Stermer, in a budget briefing, cited a slimmed-down employee headcount in those agencies under the governor's control (not including, for example, university employees).
"We're looking at a workforce right today of less than 50,000 people," Stermer said, adding that the proposed budget calls for increased hiring so that "headcount would be back at the level that was intended for this fiscal year, around 52,000."
Because of a wave of state employee retirements in the last two years — a total of 7,113, including 4,360 last year — the number of state employees dropped below 50,000 in December 2012.
But the budget's fine print projects an employee headcount of 53,172 next year. That's virtually the same level as former Gov. Rod Blagojevich's last budget in fiscal year 2009.
This year's estimated headcount will increase to 52,257, and next year's will grow by another 900.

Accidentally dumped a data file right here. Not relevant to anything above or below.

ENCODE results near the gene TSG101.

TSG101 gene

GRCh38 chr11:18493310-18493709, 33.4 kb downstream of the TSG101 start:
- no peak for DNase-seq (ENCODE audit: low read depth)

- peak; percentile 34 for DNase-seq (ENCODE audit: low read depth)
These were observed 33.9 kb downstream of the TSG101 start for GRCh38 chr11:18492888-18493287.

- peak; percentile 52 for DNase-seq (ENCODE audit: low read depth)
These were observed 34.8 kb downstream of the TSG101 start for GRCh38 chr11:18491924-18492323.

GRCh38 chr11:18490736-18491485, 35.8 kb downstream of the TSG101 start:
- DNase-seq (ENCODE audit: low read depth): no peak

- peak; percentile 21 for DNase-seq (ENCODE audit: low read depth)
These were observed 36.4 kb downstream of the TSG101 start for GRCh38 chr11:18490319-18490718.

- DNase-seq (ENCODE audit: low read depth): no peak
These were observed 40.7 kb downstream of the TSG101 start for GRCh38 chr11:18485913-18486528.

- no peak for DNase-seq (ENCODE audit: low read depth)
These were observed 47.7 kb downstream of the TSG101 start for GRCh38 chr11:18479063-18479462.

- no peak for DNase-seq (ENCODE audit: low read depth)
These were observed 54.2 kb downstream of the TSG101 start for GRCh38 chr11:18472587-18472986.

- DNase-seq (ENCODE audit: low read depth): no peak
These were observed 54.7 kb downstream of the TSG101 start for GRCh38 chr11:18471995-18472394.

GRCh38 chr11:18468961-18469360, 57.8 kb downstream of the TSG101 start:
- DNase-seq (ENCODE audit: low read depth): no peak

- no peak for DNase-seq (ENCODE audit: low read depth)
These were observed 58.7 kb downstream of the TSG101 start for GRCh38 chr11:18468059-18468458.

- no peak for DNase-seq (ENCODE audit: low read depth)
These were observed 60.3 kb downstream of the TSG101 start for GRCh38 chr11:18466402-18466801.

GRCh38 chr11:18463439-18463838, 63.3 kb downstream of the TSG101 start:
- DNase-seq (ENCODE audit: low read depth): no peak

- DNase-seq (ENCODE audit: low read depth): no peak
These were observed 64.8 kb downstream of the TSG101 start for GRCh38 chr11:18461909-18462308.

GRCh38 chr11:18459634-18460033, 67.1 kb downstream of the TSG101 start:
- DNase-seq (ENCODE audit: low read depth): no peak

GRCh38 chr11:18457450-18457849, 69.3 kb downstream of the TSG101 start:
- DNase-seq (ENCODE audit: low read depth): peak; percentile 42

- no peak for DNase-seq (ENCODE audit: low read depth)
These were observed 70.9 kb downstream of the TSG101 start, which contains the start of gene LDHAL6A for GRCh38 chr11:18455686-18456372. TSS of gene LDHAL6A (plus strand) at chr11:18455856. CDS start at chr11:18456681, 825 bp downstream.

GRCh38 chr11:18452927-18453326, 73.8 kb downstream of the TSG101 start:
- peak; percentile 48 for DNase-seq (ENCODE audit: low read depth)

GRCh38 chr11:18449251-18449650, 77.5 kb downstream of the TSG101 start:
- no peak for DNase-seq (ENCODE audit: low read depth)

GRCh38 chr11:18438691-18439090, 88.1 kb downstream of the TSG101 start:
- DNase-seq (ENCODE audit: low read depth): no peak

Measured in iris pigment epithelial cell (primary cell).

While it's quite a drop from the employee headcount of 69,970 in fiscal year 2001, Republicans note it's hardly the sign of austerity.
Under Quinn's budget, staffing would be up at almost every department and agency next year. Compared with actual headcounts in fiscal year 2012, it would be up by 42 employees at the Department of Aging, 15 at the Department of Agriculture, 83 at Central Management Services, 17 at Commerce and Economic Opportunity, 231 at the Department of Natural Resources, 182 at the Department of Corrections (including three more positions at the Danville Correctional Center), 904 at the Department of Human Services, 88 at the Department of Insurance, 30 at the lottery department, 384 at the Department of Healthcare and Family Services, 294 at the Department of Revenue, 197 at the Illinois State Police, 147 at the Department of Transportation, 29 at the Environmental Protection Agency, and 60 at the State Board of Education.
The new positions at the revenue department include 75 auditors who, Stermer said, would "enhance enforcement of our existing revenue laws." For every dollar invested, he said, the state will collect $8.